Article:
Invisible Hayward Gallery (12 June - 5 August 2012)
As you hand over your eight quid, you do wonder if somebody is having a laugh. An entire exhibition full of art that isn't actually there - it could be the Emperor's New Clothes writ large. But within a few minutes of entering the ground floor of the Hayward Gallery, you might find utter artistic nothingness makesyousmile.
And that's not all. A framed police notice relates, dead-pan, the theft of an invisible sculpture from the boot of the artist's car. A fresh battery powers 130 KHz carrier waves your body can't see. A photograph of whiteness is blown up and framed. Andy Warhol once stood on a plinth and claimed the aura of his celebrity remained - that's here. One room has been left empty apart from two humidifiers in the corner as a recreation of The Air Conditioning Show, a New York exhibition from 1972. A second room appears much the same, except the machines are pumping out water vapour taken from the bodies of Brazilian murder victims washed before autopsy. It plays with your expectations, the Hayward's latest show, or maybe the artists are playing instead.
Who'd ever have guessed Yoko Ono was capable of that? You'll likely need good eyesight to enjoy the works at their best, as often the entire raison d'être of the works is in their description, not their execution. The text stencilled on the walls is deliberately faint, in grey rather than black, although not as faint as some of the paintings drawn in invisible ink and now entirely unseeable. The exhibition is accompanied by a thick and comprehensive guide, kicking off with a fine descriptive essay, then listing details of each artist and their masterwork. It's usually a fiver but they're currently on sale for two quid, which is a ridiculously good bargain both as exposition and as a souvenir of your visit.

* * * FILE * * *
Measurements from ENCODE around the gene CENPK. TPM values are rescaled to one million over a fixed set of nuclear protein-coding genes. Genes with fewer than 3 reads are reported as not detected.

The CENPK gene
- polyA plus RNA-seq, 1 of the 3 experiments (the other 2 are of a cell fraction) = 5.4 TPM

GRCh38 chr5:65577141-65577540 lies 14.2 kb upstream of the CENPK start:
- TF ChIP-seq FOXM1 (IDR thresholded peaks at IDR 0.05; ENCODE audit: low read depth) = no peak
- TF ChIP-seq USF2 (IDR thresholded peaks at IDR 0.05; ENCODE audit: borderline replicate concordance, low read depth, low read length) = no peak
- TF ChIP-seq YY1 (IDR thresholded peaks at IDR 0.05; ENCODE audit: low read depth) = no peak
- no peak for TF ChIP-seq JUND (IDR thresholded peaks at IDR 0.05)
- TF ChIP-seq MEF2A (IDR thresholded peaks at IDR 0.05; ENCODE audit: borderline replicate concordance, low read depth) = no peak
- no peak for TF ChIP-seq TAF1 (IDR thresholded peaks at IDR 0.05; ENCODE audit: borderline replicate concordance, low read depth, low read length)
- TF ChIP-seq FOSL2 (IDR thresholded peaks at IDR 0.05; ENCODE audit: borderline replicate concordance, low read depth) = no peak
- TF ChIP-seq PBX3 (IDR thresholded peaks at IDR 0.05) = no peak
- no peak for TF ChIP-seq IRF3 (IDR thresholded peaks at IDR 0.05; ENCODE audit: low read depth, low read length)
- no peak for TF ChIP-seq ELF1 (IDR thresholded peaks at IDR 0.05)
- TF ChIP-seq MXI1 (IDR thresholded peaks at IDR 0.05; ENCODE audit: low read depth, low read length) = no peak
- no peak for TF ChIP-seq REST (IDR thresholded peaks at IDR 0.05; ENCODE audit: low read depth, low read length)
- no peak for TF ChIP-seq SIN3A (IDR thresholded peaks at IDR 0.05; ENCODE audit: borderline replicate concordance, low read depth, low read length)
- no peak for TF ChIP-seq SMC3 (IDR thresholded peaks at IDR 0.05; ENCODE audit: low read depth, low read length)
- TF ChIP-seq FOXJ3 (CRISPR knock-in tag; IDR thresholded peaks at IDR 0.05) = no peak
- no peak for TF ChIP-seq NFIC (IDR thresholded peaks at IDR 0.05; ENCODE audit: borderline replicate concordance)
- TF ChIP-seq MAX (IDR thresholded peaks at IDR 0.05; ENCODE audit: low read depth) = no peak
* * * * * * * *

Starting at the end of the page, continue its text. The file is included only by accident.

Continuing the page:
After this, in the seemingly empty space by the exit, the entire area is given over to Jeppe Hein's Invisible Labyrinth. You don what look like space age headphones, but are actually detectors which vibrate if you attempt to walk through an invisible electronic barrier. Your challenge is to attempt to walk from one side of the gallery to the other without breaking the walls, changing direction every time your head judders. There's a different maze to solve each day, with Thursday's Pacman-inspired labyrinth the most complicated, and the weekend's two designs (understandably) the most straight-forward. It's great fun to join in, but possibly almost as enjoyable to stand on the adjacent ramp and watch a tableau of shuffling humanity playing by unseen rules.
If you're the serious type, easily angered by trifling stupidity, don't come. But if you're the sort who enjoys April Fools gags, original ideas and twisted creativity, then Invisible should stimulate and entertain.